Nasa shows first photo of distant world from New Horizons probe

Nasa shows first photo of distant world from New Horizons probe

Nasa shows first photo of distant world from New Horizons probe

The surface features of Kuiper Belt object Ultima Thule (2014 MU69) are coming into focus in these images taken by NASA's New Horizons spacecraft during its historic flyby on January 1, 2019.

There isn't a giant solar carrot nose or space coal buttons or anything like that, but it definitely looks a bit like a snowman.

NASA originally described Ultima Thule's shape as "similar to a bowling pin" that is "spinning like a propeller", but also said it could potentially be two objects in tight orbit with one another.

The returned New Horizons spacecraft has sent back the first image of the ice world, Ultima Thule. The broken record was also previously set by the same probe, after it passed Pluto in 2015.

Now, New Horizons will beam the first information and images from this close flyby back to Earth.

Released by NASA, this is the first colour image of Ultima Thule, taken at a distance of 137,000 kilometres and highlighting its reddish surface.

Nasa launched the New Horizons probe in 2006; it's about the size of a baby grand piano.

One of the reasons the area is of such interest to scientists is because of its super low temperatures (it's actually way too cold for snowman building), which has resulted in a preservation that could answer questions about how things came to be. Despite its long journey, the spacecraft is still chugging along and could potentially break through the belt to join NASA's Voyager and Pioneer spacecraft outside our solar system-if the mission is renewed, Space reports. It is likely an icy fragment that coalesced more than 4.5 billion years ago and that has remained in a deep freeze of the solar system's Kuiper belt ever since, some 4 billion miles from the sun. To be fair though, that's not a bad ETA, considering it's 6.5 million kilometres away. So, prepared to be wowed by higher-resolution photos in the coming days and weeks.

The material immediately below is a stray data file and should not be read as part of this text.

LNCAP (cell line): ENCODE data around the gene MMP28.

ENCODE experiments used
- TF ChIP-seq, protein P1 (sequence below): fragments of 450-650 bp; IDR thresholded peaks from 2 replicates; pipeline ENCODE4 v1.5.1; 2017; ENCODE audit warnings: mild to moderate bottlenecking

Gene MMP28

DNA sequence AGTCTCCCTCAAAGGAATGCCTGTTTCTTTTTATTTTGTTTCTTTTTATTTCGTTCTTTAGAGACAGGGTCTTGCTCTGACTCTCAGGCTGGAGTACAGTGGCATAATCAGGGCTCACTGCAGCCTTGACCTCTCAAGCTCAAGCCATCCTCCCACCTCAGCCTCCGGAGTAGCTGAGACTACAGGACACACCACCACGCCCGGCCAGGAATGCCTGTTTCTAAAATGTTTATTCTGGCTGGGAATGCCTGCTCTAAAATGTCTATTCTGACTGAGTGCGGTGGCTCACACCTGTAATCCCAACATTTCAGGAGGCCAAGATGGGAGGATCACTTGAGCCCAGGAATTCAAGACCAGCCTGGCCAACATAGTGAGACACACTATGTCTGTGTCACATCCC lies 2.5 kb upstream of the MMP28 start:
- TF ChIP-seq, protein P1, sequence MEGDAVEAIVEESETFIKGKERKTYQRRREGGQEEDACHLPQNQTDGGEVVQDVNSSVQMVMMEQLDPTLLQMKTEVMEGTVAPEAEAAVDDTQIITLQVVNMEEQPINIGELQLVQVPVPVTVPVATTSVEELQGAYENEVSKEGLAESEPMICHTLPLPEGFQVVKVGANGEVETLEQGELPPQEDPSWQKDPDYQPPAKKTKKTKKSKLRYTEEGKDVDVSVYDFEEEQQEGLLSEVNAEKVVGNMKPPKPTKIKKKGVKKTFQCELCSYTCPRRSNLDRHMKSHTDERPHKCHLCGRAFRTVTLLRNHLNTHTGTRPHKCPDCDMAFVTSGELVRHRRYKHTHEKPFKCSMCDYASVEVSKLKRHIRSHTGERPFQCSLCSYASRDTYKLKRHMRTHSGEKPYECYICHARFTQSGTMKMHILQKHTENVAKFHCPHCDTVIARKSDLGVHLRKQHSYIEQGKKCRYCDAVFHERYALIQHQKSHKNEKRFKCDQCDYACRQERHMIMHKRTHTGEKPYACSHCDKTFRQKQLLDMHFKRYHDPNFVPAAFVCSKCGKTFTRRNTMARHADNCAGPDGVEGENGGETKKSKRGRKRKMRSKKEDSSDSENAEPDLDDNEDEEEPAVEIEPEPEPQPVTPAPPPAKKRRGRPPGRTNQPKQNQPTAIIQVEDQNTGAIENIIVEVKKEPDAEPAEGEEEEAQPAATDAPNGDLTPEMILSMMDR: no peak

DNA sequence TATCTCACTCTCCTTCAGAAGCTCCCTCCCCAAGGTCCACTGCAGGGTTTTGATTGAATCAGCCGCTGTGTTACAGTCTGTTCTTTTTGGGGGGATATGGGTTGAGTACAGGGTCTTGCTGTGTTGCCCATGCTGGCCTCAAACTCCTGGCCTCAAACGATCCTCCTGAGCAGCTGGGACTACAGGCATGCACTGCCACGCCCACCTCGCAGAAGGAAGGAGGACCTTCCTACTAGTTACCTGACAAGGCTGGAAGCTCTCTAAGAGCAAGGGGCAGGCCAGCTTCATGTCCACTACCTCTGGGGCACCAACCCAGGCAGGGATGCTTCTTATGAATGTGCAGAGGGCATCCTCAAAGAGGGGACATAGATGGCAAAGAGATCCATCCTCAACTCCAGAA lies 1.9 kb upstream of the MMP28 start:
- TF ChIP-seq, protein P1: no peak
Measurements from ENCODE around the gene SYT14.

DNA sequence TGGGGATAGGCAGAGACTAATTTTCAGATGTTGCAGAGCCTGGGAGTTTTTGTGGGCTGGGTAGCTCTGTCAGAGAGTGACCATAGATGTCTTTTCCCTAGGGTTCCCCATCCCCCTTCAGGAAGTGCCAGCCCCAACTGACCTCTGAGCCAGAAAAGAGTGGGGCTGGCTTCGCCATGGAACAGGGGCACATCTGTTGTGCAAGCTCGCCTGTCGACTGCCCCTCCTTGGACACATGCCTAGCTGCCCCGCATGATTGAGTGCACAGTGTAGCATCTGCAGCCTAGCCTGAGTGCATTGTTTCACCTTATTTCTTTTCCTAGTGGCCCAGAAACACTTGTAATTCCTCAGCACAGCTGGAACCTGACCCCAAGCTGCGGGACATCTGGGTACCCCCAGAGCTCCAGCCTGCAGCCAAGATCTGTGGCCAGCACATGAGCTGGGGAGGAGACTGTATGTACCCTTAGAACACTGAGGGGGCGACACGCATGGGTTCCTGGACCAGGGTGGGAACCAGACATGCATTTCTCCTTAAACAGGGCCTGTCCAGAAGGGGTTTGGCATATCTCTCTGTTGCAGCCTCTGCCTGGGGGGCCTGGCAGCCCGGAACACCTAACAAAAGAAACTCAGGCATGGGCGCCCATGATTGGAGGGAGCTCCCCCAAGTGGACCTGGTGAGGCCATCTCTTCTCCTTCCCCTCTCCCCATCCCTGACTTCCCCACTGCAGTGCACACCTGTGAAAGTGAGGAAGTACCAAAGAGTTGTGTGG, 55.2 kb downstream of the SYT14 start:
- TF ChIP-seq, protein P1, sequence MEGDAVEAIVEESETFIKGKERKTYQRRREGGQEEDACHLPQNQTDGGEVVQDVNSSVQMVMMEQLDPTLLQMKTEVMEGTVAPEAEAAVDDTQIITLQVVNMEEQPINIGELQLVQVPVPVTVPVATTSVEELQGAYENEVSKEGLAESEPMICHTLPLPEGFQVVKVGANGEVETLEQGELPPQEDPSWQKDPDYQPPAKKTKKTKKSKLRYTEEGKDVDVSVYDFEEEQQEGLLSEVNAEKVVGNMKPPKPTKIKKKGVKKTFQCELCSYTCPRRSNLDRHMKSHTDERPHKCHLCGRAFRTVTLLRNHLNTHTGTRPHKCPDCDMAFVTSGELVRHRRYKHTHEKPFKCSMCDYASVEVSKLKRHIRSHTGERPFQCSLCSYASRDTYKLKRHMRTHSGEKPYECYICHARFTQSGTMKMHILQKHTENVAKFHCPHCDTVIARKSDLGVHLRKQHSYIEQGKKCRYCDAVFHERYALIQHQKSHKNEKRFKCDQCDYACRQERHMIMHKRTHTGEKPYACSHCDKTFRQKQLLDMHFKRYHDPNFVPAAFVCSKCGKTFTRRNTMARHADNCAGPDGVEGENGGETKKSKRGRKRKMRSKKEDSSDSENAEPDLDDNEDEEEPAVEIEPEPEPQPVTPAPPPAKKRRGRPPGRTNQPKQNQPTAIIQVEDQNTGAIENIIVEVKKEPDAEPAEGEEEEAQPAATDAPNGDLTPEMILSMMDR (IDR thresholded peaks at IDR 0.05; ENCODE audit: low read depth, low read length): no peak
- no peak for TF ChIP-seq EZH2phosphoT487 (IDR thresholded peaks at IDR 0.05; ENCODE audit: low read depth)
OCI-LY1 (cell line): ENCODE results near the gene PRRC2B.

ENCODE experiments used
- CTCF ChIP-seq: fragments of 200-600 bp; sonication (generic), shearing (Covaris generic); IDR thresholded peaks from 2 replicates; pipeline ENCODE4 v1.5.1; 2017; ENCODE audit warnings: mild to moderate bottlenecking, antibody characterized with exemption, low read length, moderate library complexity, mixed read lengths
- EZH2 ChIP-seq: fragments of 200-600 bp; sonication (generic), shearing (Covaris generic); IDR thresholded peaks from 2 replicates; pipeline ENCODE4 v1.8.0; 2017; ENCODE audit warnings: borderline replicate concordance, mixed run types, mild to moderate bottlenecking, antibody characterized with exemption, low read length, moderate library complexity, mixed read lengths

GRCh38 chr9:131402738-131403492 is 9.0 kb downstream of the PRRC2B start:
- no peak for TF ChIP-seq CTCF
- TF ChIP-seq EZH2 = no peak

Since there are two separate lobes to the object, the team felt they needed to come up with a name for each.

Carly Howett, New Horizons co-investigator, said: "We can definitively say that Ultima Thule is red". "We are seeing a physical representation of the beginning of planetary formation, frozen in time", he said.

Mr. Stern added that images acquired when New Horizons flew around the side of 2014 MU69 will create a better phase angle between the Surface and the sunlight and should allow the team to make a "definitive determination and ultimately will count the number of craters" on MU69.

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